Let’s clear something up: Blush is not rosé but is really Vin Gris yet blush is both Vin Gris and rosé. Clear? Didn’t think so. The pinkish spectrum of wine has a unique history in the US and is the reason we have the term blush. The word is not used much anymore but for a time it was all the rage. And that’s created some confusion.
Pink hued wine is generally made in two ways, both of which have French names. One way is Vin Gris where black skinned grapes (red wine grapes) are used to make white wine by implementing a light pressing after harvest and fermenting that pressed juice without the skins (no maceration). This results in slightly sweet but mostly dry pale pink almost greyish (Gris) wines.
The other way has the oh so sexy title of saignee (bleed) where red skinned grapes are allowed to macerate (leaching color from the skins) for a small amount of time to give the juice the desired color and depth before the fermentation process that creates rosé. This style brings a bit more structure to the pink world of wine because of more phenolics (organic junk) in the juice.
What’s similar about both Vin Gris and rosé however is that they’re both made like white wine in that the juice is fermented without skin contact.
So where does the word blush fit into all this craziness? The idea of blush wine came about with the birth of White Zinfandel in the 1970’s, the result of two “happy” accidents by Sutter Home’s winemaker Bob Trinchero, but was not really used for marketing purposes until the 1980’s being trademarked by Mill Creek in 1981.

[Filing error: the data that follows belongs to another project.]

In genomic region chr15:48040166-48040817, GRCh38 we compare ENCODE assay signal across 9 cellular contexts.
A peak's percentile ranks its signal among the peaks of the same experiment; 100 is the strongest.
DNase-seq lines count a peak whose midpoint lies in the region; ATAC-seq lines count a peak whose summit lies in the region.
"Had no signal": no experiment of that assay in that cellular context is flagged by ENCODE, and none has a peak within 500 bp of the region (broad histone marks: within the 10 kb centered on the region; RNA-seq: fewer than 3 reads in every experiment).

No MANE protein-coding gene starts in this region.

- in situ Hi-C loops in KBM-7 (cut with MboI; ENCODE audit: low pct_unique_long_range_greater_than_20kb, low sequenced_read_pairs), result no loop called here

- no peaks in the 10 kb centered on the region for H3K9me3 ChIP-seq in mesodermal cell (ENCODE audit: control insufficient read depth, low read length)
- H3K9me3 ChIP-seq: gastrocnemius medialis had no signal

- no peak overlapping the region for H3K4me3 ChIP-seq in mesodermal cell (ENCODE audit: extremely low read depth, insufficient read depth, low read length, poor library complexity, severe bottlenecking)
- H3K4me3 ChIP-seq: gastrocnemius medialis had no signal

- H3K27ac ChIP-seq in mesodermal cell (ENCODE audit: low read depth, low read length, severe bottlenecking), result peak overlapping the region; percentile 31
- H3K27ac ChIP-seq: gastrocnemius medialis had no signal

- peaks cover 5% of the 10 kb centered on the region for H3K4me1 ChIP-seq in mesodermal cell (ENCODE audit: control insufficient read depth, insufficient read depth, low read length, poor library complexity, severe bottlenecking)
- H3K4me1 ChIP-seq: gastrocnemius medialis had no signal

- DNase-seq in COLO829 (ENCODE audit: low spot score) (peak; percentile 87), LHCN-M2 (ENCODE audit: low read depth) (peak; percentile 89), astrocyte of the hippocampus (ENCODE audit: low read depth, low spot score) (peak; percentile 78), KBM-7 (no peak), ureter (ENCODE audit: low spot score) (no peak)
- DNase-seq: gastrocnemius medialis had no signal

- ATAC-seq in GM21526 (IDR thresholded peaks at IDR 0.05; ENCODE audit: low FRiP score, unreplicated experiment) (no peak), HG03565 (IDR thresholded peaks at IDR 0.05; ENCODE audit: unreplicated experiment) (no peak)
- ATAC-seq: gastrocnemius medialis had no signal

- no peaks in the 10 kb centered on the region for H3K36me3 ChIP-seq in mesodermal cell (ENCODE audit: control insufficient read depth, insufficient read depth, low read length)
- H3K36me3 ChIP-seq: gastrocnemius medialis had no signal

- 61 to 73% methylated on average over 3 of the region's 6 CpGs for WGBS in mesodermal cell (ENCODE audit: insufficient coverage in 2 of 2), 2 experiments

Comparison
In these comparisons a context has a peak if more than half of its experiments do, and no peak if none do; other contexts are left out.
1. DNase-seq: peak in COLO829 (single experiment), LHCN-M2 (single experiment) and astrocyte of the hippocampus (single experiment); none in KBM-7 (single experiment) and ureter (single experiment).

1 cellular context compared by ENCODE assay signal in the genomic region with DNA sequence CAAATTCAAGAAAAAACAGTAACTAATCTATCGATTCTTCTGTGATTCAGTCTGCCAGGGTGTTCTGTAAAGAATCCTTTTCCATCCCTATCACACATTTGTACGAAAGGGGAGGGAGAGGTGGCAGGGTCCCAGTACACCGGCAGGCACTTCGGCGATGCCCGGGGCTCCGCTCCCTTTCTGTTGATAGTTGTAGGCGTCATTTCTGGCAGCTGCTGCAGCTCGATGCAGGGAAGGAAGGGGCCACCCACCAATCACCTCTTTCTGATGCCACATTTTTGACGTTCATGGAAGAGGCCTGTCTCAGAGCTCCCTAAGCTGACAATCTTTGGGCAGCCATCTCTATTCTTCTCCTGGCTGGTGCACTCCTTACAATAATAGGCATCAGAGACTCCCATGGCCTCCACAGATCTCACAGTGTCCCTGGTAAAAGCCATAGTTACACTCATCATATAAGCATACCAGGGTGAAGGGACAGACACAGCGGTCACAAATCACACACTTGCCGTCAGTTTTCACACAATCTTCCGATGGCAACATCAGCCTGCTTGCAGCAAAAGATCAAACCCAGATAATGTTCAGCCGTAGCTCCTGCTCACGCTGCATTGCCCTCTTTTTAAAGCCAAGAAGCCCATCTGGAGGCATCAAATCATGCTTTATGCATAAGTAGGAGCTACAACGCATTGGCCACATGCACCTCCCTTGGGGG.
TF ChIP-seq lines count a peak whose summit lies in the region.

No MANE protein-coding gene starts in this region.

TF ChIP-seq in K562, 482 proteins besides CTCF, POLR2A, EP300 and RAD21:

For our boy Bob the first happy accident was more in the vein of saignee where he bled off some juice from a fermentation tank to make a deeper red Zinfandel – less juice and more skins means a higher ratio of skins to juice which means more powerful red. The runoff was made into a rosé and sold like any other dryish pink wine. The second happy accident, and the catalyst of for the White Zin craze, was more in the vein of the Vin Gris Style. While making rosé from the Zinfandel grape the tank went through what is called Stuck fermentation where the yeast cells die before the the process is complete leaving one with a sweeter pink wine. He bottled this and instead of calling it rosê he dubbed it White Zinfandel. Although the grapes were not pressed as with Vin Gris the results of both are rather similar.
In the 70’s and 80’s the US was a bit confused with the idea of rosé. We were in the nascent stages of our wine drinking culture and were comfortable with red and white wine. But any other color kind of freaked us out. So instead of calling the pink hued wine rosé we started attaching white to labels as in White Merlot and White Cabernet Sauvignon. These were essentially rosés but this way of labeling was easier to digest on a consumer label. But just calling it white this and white that did not define the color spectrum so the word Blush was used to do so.
Up until the late 90’s blush was the popular term for pink domestic wine which gobbled up 22% of all wine consumed in the U.S. As our palates evolved by the early aughts rosé from France came onto our market with a force. The dry crisp style of these wines were well received and by 2014 the blush idea went to the wayside with US winemakers trying to replicate the French style instead.
Today rosé from the US is a thing and winemakers are being smarter about it, using both the saignee and Vin Gris style depending on their preference and goals, focusing on quality. And so the word blush is now synonymous with the sweet sticky White Zinfandel, the last of the white this and white that from the 80’s.
So blush is rosé but not really. But kind of is. But not really.